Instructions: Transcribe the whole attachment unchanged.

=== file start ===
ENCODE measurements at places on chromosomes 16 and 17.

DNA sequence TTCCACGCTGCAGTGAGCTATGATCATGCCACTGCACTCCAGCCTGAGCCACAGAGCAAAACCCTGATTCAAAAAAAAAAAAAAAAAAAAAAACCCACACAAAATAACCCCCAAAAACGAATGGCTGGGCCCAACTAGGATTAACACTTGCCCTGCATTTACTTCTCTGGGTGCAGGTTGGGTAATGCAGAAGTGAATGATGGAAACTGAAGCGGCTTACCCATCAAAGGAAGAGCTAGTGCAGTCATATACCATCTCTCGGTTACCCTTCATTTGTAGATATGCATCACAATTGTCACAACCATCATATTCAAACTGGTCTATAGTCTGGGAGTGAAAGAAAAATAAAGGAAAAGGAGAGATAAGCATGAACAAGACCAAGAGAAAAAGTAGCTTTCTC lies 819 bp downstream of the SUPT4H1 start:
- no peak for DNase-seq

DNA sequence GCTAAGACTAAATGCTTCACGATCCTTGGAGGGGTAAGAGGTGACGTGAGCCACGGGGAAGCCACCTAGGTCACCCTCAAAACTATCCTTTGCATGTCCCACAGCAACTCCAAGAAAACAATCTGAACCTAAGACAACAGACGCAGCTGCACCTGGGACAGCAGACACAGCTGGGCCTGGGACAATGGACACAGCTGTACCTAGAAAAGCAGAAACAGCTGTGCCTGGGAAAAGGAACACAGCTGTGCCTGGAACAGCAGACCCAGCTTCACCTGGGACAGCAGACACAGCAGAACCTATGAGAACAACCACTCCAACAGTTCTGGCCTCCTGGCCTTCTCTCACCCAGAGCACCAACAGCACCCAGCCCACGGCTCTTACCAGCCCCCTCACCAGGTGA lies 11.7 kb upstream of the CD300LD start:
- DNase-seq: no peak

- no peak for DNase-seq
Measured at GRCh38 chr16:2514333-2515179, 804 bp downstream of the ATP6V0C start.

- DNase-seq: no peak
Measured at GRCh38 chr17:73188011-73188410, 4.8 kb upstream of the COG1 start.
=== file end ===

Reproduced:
ENCODE measurements at places on chromosomes 16 and 17.

DNA sequence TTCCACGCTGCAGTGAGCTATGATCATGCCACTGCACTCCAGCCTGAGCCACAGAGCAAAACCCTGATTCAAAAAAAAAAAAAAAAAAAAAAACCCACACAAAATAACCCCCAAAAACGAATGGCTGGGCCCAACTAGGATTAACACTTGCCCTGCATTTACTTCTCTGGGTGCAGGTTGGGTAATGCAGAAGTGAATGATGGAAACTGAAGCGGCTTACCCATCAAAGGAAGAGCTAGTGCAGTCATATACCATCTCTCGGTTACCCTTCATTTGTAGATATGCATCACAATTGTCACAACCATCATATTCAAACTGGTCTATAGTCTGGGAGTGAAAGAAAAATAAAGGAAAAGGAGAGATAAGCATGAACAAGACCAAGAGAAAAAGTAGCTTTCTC lies 819 bp downstream of the SUPT4H1 start:
- no peak for DNase-seq

DNA sequence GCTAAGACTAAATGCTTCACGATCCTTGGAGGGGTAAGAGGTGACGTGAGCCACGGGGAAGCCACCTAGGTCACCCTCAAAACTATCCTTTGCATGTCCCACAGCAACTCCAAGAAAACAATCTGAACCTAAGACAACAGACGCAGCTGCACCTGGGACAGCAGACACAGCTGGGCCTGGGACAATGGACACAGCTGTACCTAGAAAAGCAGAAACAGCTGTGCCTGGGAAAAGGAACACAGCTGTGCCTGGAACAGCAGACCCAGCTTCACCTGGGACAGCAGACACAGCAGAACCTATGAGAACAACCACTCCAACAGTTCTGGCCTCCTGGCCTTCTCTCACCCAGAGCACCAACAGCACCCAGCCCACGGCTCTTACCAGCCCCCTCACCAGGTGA lies 11.7 kb upstream of the CD300LD start:
- DNase-seq: no peak

- no peak for DNase-seq
Measured at GRCh38 chr16:2514333-2515179, 804 bp downstream of the ATP6V0C start.

- DNase-seq: no peak
Measured at GRCh38 chr17:73188011-73188410, 4.8 kb upstream of the COG1 start.